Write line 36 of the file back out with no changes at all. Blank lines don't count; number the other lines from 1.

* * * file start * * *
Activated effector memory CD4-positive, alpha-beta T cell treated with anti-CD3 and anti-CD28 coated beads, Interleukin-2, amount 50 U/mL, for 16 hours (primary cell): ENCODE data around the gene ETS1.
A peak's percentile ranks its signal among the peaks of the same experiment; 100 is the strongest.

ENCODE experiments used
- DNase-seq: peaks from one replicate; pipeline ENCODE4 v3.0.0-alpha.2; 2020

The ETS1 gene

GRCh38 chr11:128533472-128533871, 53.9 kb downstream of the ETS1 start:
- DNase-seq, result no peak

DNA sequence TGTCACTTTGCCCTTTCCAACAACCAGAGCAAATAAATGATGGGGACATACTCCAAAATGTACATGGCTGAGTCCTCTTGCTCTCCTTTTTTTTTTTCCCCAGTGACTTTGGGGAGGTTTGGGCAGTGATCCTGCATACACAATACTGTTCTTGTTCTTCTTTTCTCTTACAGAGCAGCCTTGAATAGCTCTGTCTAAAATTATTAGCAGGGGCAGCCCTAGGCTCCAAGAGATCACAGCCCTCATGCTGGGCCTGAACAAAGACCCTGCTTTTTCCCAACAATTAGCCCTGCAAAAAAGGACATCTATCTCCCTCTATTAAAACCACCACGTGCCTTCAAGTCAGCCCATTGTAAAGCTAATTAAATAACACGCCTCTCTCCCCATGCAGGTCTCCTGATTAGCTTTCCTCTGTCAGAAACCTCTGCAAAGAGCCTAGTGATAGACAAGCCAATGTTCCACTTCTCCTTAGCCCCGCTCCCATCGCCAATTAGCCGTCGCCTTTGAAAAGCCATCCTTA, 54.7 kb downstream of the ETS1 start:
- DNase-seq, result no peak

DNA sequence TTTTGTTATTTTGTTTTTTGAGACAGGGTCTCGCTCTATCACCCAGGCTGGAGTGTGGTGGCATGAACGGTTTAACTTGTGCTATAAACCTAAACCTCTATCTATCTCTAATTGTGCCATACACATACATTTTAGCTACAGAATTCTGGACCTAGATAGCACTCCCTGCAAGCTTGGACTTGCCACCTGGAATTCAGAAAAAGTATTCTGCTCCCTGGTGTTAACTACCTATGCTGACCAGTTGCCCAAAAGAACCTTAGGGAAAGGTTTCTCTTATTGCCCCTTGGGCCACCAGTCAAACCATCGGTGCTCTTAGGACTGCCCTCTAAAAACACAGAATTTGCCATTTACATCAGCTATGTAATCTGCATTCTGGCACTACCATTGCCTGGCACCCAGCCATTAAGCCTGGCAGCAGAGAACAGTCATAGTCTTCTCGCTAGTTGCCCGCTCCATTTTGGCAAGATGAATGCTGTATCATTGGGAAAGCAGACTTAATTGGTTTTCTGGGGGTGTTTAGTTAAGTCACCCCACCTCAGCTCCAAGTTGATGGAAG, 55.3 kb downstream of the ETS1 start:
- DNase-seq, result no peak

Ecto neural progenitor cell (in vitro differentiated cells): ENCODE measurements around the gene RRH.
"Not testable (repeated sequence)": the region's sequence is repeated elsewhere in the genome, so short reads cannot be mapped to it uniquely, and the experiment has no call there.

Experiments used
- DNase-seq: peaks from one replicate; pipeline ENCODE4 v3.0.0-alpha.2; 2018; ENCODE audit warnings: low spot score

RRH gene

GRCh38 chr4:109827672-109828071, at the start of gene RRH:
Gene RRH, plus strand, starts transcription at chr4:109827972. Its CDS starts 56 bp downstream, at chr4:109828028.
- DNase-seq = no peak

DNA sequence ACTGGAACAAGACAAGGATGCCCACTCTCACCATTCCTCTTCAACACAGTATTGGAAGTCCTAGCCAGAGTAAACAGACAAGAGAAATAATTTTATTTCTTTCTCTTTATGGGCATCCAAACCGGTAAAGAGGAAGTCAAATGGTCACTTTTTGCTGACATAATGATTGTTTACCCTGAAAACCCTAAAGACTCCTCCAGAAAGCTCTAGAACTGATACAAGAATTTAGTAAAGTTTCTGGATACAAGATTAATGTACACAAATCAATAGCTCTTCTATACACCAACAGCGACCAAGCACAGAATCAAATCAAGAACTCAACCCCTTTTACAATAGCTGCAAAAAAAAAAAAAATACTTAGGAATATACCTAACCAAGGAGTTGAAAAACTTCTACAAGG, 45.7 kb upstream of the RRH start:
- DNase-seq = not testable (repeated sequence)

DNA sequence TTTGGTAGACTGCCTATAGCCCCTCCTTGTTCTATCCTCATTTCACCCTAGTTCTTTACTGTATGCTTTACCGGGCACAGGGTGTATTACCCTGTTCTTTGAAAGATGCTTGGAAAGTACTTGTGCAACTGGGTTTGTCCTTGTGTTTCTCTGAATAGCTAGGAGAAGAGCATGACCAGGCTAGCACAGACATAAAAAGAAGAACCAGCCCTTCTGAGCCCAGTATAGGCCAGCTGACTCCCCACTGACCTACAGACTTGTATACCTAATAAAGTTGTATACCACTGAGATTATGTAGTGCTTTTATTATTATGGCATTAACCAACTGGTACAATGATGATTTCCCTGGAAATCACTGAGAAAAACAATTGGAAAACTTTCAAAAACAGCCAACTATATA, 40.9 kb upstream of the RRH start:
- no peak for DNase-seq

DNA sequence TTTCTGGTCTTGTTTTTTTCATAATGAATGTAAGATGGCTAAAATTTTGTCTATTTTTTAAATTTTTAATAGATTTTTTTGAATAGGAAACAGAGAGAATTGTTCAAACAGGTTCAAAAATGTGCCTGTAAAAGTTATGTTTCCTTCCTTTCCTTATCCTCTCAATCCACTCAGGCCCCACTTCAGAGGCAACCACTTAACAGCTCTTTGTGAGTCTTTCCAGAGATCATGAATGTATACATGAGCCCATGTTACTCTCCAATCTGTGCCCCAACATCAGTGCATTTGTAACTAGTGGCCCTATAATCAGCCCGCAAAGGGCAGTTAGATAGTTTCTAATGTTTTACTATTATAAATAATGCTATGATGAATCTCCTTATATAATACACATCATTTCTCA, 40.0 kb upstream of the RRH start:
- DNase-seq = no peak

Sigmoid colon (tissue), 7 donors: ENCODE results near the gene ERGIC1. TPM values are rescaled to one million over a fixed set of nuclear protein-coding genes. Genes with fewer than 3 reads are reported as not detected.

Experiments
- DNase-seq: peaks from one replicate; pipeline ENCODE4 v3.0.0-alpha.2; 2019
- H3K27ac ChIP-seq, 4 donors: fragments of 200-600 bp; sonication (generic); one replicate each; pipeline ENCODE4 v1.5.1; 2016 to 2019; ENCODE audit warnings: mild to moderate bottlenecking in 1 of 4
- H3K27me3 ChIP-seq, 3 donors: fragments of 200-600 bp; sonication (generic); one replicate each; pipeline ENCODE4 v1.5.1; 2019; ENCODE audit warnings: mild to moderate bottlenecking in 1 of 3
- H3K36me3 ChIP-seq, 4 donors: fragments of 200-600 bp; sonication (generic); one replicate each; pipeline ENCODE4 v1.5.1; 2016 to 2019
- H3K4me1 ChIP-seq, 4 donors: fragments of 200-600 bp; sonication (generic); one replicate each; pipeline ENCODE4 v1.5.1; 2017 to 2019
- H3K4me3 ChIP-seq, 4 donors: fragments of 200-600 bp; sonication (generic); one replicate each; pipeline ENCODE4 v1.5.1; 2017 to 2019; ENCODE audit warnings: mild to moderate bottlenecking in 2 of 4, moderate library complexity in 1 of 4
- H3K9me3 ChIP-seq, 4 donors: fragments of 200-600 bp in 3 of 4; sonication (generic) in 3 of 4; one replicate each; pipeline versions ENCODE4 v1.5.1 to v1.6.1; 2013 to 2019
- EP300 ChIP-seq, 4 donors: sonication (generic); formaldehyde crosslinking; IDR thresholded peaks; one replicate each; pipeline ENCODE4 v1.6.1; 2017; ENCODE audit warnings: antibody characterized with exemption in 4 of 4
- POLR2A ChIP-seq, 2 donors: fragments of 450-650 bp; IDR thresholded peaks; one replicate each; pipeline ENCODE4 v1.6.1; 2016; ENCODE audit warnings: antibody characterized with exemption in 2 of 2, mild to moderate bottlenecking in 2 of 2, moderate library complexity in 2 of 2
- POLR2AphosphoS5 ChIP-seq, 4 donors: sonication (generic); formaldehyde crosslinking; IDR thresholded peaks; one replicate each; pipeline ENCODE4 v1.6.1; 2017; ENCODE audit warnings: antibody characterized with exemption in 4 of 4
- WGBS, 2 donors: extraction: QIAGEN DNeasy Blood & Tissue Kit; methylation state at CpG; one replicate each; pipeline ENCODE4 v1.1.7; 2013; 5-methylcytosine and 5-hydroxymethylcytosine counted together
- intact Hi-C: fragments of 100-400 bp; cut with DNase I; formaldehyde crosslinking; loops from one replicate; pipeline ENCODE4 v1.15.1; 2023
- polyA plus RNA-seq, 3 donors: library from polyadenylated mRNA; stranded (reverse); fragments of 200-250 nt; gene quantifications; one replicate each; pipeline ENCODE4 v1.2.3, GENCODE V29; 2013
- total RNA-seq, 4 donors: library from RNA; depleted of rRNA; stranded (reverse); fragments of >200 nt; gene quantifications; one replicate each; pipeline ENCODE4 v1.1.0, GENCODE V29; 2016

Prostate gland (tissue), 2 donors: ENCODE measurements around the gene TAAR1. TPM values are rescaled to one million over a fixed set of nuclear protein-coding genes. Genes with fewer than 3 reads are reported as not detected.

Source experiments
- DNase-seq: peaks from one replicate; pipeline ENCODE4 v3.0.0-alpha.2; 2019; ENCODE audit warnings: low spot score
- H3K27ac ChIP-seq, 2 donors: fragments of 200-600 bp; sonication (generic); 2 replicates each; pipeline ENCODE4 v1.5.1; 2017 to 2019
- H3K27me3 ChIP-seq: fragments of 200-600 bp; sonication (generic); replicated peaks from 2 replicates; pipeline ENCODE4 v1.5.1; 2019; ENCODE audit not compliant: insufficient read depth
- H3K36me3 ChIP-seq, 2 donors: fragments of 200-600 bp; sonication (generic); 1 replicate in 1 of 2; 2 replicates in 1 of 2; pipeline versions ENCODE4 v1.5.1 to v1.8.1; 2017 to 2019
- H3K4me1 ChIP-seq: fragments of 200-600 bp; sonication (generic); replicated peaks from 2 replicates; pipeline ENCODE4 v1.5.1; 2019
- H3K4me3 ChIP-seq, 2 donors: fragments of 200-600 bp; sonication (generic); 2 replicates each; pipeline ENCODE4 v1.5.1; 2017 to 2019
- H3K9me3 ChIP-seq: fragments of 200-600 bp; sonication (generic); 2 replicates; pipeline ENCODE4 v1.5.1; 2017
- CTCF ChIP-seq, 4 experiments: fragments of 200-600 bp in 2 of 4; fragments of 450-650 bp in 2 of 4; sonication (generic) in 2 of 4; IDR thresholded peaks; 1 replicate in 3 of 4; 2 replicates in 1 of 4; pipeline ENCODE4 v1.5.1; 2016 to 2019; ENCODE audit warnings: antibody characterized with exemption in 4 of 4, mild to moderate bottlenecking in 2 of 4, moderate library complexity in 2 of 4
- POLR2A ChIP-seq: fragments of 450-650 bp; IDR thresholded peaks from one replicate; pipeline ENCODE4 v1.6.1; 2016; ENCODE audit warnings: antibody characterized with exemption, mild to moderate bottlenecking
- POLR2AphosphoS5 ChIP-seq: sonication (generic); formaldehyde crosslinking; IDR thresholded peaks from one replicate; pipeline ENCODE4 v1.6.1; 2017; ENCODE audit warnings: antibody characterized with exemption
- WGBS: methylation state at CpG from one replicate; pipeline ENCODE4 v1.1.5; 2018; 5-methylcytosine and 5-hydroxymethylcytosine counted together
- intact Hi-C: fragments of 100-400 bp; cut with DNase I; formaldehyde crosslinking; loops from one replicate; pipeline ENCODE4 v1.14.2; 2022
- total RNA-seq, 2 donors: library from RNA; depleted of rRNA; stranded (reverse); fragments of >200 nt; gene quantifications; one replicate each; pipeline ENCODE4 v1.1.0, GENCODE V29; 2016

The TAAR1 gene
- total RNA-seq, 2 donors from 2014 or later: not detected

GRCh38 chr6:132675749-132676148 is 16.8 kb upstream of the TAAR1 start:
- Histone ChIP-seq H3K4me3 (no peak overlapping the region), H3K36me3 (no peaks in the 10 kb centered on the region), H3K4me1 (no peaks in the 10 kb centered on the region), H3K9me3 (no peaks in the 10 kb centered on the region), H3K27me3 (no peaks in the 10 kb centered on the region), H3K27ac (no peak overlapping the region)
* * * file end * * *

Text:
- POLR2A ChIP-seq, 2 donors: fragments of 450-650 bp; IDR thresholded peaks; one replicate each; pipeline ENCODE4 v1.6.1; 2016; ENCODE audit warnings: antibody characterized with exemption in 2 of 2, mild to moderate bottlenecking in 2 of 2, moderate library complexity in 2 of 2